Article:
This may be Luke Gibson’s last summer of leisure before his full-time consulting job begins with Ernst & Young in August, but he’s doing anything but vacationing. Having just graduated from Indiana University’s Kelley School of Business in May, he’s already hard at work advancing the success of a classmate’s tech startup.
Gibson was tapped by an IU classmate, Connor Boundy, to help build awareness for TMR Technology Inc., the maker of the TMR (Track My Route) app that allows parents to follow their children remotely from the moment they get on a school bus until they get off.
“With a free and simple download of the app from the App Store or Google Pay, parents can trace their child’s bus and receive notifications on its status,” says Gibson. “For most school districts, the app can be made available to parents without any hardware installation on the buses.”
TMR was first piloted and then fully implemented in a special needs cooperative last year. It received rave reviews and this co-op will continue to use it this coming school year. Following in their footsteps, Libertyville School District 70 recently unveiled their adoption of this program for the 2019-2020 school year.
“We’re really starting to gain traction,” says Boundy. “In the first several meetings we had with schools, we were definitely underestimated when we’d walk in the room. But this was a good place to start because the mood always shifted as we finished our presentation and the group began to understand our product and its implications. The tone would move from ‘what advice can we give you?’ to ‘how can we roll this out in our school district?’ I really chalk it up to our young team’s high level of professionalism and the fact that we have some really great technology to share.”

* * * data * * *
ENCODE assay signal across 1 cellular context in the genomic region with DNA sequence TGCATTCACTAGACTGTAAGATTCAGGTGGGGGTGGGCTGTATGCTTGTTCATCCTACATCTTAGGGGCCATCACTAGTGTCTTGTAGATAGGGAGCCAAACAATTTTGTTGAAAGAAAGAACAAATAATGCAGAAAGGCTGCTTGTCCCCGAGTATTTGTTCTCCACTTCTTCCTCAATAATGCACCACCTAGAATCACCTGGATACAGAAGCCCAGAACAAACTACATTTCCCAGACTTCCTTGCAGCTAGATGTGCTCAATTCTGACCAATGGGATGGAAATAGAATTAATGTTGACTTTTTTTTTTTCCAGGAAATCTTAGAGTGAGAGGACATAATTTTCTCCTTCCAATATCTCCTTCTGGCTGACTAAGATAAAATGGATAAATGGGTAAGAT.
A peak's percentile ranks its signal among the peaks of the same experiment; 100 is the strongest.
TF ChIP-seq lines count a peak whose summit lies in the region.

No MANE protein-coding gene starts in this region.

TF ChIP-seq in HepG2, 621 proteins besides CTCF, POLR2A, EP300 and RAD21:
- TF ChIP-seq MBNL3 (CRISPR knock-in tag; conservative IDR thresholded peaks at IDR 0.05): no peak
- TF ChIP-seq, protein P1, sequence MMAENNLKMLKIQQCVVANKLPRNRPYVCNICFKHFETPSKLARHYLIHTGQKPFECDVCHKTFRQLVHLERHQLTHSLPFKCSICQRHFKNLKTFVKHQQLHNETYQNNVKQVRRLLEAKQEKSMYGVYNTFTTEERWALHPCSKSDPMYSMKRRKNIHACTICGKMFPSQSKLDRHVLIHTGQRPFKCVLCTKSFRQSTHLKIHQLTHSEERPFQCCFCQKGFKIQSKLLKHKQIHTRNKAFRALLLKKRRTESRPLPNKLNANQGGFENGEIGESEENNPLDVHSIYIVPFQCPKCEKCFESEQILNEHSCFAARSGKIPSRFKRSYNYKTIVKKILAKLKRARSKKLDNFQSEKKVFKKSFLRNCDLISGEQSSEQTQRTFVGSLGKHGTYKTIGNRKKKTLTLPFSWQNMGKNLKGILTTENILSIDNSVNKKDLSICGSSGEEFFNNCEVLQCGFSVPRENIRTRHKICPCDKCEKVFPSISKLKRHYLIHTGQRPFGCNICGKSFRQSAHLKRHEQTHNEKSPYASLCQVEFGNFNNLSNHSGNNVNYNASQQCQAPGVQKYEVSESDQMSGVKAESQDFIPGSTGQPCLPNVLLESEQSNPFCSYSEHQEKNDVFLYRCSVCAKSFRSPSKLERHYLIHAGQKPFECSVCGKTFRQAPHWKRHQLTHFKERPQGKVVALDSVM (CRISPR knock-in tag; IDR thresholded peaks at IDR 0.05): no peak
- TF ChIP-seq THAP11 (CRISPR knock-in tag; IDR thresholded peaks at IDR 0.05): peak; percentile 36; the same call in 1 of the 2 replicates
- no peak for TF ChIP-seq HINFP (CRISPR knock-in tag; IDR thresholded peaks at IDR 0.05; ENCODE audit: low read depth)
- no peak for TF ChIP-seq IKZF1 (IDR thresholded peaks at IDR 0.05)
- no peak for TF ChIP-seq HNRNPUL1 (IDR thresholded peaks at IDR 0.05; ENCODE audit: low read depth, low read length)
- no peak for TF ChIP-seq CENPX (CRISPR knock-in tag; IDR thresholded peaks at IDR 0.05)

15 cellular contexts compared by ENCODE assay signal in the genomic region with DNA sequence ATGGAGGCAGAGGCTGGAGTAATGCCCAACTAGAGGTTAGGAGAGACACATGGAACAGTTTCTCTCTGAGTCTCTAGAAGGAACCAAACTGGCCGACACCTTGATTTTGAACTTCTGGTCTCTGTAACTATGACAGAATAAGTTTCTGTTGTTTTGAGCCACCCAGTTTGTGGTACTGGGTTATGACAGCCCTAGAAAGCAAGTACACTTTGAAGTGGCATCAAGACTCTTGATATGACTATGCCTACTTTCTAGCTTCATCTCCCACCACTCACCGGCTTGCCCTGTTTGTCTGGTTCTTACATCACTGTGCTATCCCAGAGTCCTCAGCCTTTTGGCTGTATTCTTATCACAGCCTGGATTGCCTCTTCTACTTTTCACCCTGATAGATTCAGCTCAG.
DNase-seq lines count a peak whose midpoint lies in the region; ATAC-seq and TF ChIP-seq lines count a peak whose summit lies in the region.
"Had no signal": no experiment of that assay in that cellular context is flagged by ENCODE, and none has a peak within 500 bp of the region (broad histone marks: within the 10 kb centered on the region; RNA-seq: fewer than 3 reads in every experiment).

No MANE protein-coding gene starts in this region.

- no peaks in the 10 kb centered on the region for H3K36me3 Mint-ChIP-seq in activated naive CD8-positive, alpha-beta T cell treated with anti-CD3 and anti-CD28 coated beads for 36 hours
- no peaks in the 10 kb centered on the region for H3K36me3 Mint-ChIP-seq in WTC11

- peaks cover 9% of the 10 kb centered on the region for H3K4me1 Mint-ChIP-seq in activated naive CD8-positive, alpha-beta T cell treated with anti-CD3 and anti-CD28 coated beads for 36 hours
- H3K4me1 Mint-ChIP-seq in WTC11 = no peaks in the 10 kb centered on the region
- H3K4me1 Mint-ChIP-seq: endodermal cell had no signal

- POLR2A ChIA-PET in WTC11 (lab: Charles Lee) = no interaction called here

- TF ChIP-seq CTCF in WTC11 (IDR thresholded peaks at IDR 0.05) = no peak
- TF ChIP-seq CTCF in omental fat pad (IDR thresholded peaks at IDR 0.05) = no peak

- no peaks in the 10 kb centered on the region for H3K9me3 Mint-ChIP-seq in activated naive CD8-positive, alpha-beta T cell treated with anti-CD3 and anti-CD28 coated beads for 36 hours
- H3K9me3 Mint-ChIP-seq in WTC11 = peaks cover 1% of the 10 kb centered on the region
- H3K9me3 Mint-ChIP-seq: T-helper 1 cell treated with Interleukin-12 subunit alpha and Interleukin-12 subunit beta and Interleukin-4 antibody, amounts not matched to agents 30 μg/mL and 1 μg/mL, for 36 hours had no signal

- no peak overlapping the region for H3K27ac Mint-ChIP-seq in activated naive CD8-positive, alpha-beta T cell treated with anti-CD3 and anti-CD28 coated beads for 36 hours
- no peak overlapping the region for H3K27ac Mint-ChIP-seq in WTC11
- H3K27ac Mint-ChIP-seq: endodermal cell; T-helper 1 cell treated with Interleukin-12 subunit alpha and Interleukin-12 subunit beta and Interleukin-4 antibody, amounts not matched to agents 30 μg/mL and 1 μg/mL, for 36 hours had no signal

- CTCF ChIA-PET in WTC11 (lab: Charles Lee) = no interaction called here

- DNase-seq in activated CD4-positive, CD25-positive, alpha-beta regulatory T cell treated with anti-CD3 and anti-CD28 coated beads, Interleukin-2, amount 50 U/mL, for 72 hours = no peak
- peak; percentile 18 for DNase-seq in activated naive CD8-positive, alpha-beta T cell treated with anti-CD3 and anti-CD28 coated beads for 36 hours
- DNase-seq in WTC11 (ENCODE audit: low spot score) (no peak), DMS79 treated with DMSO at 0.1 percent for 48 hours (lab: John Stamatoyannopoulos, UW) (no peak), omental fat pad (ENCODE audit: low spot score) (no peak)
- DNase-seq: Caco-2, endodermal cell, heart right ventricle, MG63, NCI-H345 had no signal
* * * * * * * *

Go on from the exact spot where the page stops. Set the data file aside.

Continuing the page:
TMR Technology is evolving into a broader security offering for schools. In the future, the plan is to allow parents to use this app to locate where their children are, especially in emergency situations.
“It’s very much part of TMR’s mission that while we’re ensuring students’ safety that the students not feel like they’re going to school in a prison-like atmosphere where their every move is being watched,” adds Gibson. “We want the schools, the parents, and most especially the students to feel safe, but free at the same time.”
For now, TMR Technology is managed by a core team of five (where the oldest team member is 25 years old and a handful are still in college), supported by 20 sales representatives and interns. While many of them are engaged by full-time jobs, the organization keeps in tight communication with remote team members.
“As representatives, we connect with the founders on a near-daily basis,” says Gibson. “It’s been incredible working with this team. We have a group that is truly passionate about making school transportation safer.”